Ryan: Expanded EITC Is Area 'Where We Can Find Common Ground' With Obama

By Susan Jones | January 21, 2015 | 8:55 AM EST

In this April 5, 2011 file photo, House Budget Committee Chairman Paul Ryan, R-Wis., touts his 2012 federal budget during a news conference on Capitol Hill in Washington.  (AP Photo/J. Scott Applewhite, File)

(CNSNews.com) - Rep. Paul Ryan (R-Wis.) says he's glad that President Obama "sort of held back on the partisanship and the demagoguery" in Tuesday night's State of the Union speech, and if that "tone" continues, it "makes it easier for us to reach common ground," he said.

Appearing on MSNBC's "Morning Joe" Wednesday, Ryan was asked if he and other Republicans could support some of Obama's anti-poverty proposals, such as the the child care tax credit and an expanded Earned Income Tax Credit (EITC).

The EITC is a form of welfare through the tax code for low-wage families. "The EITC is a refundable tax credit available to eligible workers with relatively low earnings," says the Congressional Research Service. "Because the credit is refundable, and EITC recipient need not owe taxes to receive the benefits."

Ryan said yes to some of them:

"I think the EITC, if done correctly and reformed and the fraud is taken out of it, is a really good thing to pull people in (to the work force). And I think expanding EITC to childless workers -- it's a proposal I put out last summer. It basically mirrors the president's proposal.



"So I think there are areas where where we can find common ground. Some of those we'd probably say no to, but some of them, I think they're a yes."

Ryan said Republicans also "want to get a transportation bill done," and he mentioned that the highway trust fund will be bankrupt by spring.

"So there are things that I do think we can find common ground on. And what helps is, lower the partisanship, lower the demagoguery, and by the way, if Republicans don't agree with you, don't impugn their motives."

Ryan called Obama's State of the Union speech "a good start."  

"So let's just really work hard at trying to find common ground, and don't take our proposals out of context -- graft on something that you know we don't like, and then say we're against it because he's offering it. That's something that just doesn't bode well for getting things done. So I just hope that the tone continues -- that makes it easier for us to reach common ground."

In his speech, Obama said he wants to help "working families feel more secure... That means helping folks afford childcare, college, health care, a home, retirement.  And my budget will address each of these issues, lowering the taxes of working families and putting thousands of dollars back into their pockets each year."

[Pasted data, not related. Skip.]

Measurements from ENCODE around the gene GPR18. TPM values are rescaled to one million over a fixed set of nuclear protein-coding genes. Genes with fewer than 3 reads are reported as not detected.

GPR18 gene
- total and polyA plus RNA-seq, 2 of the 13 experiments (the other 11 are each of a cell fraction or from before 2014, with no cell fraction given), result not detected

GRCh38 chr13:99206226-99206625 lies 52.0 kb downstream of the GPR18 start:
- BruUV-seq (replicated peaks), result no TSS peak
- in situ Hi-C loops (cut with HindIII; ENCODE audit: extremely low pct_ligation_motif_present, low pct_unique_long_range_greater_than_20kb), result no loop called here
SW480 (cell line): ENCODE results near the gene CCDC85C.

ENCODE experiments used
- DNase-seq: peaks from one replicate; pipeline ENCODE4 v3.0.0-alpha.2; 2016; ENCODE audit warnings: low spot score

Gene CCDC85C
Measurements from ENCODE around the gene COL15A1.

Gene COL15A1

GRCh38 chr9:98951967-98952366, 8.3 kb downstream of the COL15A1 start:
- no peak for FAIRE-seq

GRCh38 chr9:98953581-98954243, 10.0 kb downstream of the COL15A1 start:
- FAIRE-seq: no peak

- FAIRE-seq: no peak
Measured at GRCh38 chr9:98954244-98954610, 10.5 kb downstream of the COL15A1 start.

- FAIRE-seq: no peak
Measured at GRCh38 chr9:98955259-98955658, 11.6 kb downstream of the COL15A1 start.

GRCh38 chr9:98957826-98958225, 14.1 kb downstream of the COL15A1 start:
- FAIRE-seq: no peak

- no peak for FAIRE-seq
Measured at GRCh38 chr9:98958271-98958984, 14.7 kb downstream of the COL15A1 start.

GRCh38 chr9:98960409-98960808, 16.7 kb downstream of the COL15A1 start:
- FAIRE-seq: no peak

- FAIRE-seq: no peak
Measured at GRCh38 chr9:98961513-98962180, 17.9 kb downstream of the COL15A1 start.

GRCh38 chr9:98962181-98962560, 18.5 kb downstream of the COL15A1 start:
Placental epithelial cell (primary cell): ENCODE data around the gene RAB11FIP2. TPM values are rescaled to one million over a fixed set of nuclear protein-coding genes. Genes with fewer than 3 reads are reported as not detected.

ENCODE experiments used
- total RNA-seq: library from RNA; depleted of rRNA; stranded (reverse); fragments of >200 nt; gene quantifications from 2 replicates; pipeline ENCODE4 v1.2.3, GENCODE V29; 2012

Ryan, who floated his own anti-poverty proposal last year, said poverty is an issue that "must be addressed head-on."

"It is a very good thing for this country, in both parties, to start debating how we fix poverty. We've got to stop measuring things by how much money we spend, how many programs we create, but we need to start measuring our efforts by our outcomes, by results -- are we getting people out of poverty? And the more people who bring this debate up, the better off we are."

'Alternative universe'

Ryan said he's accustomed to seeing "more divisive, partisan speeches from the president," but "he didn't do that as much" Tuesday night.

"What worries me a little bit about this speech though, Mika, is just sort of the alternative universe he painted on -- on, like, the economy and foreign policy. If you were living on a different planet for the last six years and you just parachuted in, you'd think everything's going great -- that the policies are perfect, but that's just not the case.

"And what I worry about is that he actually believes this alternative universe on foreign policy, on the economy; and we've got a lot of work to do to fix these things, and I worry that he thinks things are going fine, that we ought to stay with what we're doing, and I just disagree with that.

"He just offered a big tax increase. He knows we're not going to do that...the last thing the economy needs is a big tax increase. I think the key secret to a healthier economy with more opportunity, getting people from welfare to work, growing this economy, is tax reform. It's a screwed up tax code. We need to fix it."

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